Alec Baldwin has been indicted on involuntary manslaughter after the death of a producer on the set of Rust - the second time he has been charged.
The Grand Jury indictment was filed in Santa Fe, New Mexico, on Friday over the death of Halyna Hutchins, who died after a prop gun, held by Baldwin, went off on set in October 2021.
New forensic tests have concluded Baldwin, 65, would have had to pull the trigger to fire the live round - a finding matched by a previous FBI test - but he has said he only pulled back the hammer.
Responding to the indictment, the actor's lawyers said "we look forward to our day in court".
All criminal charges were dropped in April last year based on evidence the hammer - the part of a revolver that gets pulled back to build momentum before firing - might have been modified, allowing it to be shot without the trigger being pulled.
The new report states: "Given the tests, findings and observations reported here, the trigger had to be pulled or depressed sufficiently to release the fully cocked or retracted hammer of the evidence revolver."
The earlier FBI analysis found - as is common with this type of firearm - the gun could go off without pulling the trigger if force were applied to an uncocked hammer.
This could be done by dropping the weapon, for example.
The only way analysts could get it to fire was by striking the gun with a mallet while the hammer was down and resting on the cartridge, or by pulling the trigger while it was fully cocked.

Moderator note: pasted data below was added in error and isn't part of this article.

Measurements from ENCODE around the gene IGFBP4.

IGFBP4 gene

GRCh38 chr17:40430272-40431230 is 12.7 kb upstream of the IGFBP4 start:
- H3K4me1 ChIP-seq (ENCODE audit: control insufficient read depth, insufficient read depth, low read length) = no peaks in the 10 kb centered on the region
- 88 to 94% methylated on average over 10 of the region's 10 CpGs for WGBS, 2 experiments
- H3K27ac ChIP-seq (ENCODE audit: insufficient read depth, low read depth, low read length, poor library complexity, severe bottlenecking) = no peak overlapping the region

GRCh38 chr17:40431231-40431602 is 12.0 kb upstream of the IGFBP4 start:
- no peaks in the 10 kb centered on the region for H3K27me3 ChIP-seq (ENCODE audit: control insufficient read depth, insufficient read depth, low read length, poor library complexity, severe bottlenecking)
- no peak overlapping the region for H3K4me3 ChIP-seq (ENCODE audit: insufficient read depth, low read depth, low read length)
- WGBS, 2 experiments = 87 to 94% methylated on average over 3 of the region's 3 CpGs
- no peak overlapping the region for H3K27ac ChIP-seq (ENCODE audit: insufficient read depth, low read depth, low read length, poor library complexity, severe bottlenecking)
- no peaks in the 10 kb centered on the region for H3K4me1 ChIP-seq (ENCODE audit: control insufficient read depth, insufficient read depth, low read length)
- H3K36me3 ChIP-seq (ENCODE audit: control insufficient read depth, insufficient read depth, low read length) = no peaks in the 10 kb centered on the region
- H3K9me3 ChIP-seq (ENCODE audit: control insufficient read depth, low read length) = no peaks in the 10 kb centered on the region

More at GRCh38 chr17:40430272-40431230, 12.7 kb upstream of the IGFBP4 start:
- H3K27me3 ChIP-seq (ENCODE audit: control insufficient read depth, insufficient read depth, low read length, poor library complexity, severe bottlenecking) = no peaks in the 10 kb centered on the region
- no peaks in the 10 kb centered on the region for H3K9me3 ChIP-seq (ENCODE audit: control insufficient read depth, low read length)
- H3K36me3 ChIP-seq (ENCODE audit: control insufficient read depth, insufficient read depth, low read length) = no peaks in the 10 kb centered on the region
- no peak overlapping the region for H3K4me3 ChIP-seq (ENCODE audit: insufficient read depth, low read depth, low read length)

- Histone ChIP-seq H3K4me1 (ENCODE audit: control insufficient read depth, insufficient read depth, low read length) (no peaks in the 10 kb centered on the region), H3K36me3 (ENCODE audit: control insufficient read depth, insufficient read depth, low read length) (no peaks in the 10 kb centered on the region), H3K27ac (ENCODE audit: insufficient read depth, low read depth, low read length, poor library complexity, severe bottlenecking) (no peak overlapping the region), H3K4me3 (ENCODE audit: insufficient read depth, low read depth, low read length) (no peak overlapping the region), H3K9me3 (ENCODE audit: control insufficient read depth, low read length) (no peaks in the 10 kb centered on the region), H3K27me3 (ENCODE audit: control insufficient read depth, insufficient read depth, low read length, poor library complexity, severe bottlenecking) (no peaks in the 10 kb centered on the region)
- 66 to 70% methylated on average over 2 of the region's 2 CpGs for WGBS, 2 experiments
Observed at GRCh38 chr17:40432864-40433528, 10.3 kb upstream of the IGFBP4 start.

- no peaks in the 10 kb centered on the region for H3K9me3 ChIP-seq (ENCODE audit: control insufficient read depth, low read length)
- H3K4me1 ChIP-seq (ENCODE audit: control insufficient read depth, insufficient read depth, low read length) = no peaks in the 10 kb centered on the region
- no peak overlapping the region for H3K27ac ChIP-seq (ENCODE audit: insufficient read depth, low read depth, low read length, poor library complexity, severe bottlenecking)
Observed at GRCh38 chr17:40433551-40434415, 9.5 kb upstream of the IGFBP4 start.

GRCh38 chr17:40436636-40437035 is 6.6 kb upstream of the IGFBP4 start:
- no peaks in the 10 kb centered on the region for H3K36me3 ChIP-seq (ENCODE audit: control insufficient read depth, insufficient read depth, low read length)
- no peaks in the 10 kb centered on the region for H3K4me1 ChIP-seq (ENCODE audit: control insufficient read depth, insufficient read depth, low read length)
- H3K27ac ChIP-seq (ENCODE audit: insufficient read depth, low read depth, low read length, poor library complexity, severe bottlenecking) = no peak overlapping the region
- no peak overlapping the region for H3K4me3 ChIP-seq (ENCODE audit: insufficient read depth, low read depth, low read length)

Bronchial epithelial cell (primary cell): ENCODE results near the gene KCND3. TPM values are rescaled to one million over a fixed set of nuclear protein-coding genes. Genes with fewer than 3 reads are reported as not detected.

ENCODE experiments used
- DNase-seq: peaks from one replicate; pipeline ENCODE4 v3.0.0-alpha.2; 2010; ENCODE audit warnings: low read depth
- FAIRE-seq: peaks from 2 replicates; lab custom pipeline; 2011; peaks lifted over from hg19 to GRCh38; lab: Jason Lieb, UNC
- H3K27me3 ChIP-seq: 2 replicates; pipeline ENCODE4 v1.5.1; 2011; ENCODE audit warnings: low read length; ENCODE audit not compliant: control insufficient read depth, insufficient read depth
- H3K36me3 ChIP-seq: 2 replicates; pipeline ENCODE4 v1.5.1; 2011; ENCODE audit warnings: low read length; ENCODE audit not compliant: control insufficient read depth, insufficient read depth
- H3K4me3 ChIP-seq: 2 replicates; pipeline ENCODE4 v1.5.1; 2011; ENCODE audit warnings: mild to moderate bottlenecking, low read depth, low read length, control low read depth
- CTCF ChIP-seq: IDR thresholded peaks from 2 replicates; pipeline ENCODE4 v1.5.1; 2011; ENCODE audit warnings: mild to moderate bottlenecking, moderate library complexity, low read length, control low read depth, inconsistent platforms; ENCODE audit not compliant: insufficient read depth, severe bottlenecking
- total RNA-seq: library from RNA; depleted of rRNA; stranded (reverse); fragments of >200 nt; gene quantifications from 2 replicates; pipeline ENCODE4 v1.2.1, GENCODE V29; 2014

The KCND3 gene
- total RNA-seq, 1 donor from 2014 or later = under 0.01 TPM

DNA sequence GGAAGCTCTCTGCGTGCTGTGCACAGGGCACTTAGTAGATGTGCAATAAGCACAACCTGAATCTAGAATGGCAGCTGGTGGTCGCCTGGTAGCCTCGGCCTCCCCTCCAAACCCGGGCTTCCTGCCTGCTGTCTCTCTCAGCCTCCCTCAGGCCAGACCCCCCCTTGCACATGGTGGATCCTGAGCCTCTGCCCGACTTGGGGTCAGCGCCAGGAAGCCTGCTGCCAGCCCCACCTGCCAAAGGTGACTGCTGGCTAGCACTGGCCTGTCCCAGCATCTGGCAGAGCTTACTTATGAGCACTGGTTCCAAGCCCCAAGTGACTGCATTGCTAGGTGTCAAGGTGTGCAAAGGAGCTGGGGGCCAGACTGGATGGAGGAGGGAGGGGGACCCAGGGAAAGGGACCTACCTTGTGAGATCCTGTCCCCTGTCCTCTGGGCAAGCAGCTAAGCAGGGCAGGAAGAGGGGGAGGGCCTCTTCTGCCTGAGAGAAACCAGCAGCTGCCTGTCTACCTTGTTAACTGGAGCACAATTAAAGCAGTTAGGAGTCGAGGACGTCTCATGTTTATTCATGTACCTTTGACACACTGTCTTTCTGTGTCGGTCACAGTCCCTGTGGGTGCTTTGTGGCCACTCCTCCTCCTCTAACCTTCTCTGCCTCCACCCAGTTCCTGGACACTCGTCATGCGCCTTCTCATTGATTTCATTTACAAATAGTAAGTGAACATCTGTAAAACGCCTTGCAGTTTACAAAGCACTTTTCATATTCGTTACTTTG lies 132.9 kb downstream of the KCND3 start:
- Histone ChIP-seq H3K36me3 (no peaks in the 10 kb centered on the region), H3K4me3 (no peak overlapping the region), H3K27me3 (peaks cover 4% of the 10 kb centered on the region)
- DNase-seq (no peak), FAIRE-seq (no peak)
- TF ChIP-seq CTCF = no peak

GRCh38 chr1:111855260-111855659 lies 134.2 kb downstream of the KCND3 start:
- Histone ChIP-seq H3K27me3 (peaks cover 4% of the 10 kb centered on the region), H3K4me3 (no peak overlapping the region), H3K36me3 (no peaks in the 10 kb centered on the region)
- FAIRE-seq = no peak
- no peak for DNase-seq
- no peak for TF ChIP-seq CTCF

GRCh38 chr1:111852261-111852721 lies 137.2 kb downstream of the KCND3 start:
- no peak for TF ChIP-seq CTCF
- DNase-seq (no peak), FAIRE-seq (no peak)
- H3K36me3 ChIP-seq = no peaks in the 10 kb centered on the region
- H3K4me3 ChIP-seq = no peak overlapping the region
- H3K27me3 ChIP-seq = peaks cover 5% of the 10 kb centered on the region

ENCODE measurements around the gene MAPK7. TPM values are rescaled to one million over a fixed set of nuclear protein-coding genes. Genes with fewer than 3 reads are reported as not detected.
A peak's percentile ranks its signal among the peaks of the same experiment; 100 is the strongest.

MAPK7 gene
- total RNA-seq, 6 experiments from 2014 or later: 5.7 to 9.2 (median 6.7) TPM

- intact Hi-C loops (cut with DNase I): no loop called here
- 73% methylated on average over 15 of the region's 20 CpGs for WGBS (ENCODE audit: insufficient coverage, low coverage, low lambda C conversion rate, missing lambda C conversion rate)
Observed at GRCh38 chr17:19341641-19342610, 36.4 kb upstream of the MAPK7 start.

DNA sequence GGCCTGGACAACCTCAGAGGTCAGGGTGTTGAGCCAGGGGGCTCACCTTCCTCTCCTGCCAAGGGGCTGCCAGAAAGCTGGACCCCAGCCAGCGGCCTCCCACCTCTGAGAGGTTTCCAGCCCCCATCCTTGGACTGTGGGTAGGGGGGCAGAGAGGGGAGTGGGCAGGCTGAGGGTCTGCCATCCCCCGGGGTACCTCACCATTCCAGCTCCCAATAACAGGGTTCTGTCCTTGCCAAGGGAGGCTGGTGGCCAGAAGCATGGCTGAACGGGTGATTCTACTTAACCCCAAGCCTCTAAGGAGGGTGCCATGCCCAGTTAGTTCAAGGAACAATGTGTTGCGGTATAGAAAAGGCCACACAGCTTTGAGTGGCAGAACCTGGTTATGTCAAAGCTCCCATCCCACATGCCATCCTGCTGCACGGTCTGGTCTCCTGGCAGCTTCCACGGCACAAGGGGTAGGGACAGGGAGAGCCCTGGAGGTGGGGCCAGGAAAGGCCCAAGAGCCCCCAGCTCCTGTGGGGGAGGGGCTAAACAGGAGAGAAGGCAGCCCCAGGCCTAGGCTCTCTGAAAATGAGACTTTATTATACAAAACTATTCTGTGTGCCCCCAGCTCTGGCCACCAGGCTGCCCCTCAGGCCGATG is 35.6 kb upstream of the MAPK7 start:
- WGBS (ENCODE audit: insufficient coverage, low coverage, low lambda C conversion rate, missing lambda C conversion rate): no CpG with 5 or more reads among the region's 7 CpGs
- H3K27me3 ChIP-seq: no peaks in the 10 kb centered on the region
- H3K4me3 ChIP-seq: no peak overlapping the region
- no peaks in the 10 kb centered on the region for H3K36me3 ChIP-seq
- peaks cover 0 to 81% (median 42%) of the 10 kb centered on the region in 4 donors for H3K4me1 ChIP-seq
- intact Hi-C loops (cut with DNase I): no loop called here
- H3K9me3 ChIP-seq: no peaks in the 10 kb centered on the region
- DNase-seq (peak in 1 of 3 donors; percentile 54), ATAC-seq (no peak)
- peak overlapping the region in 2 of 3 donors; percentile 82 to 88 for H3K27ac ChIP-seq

The gun eventually broke during testing.
'Always sought truth'
There have been a series of civil lawsuits since the shooting, including wrongful death claims filed by members of Mrs Hutchins' family.
These claims centre on accusations the defendants were lax with safety standards - though Baldwin and other defendants have disputed those allegations.
Gloria Allred, a lawyer for Mrs Hutchins' family, said her clients have "always sought the truth".
"They continue to seek the truth in our civil lawsuit for them and they also would like there to be accountability in the criminal justice system," she said.
"We are looking forward to the criminal trial, which will determine if he should be convicted for the untimely death of Halyna."
The movie set's weapons supervisor, Hannah Gutierrez-Reed, pleaded not guilty to involuntary manslaughter and evidence tampering in the case, with her trial scheduled to begin in February.
Filming resumed last year in Montana after an agreement with the cinematographer's widower Matthew Hutchins made him an executive producer.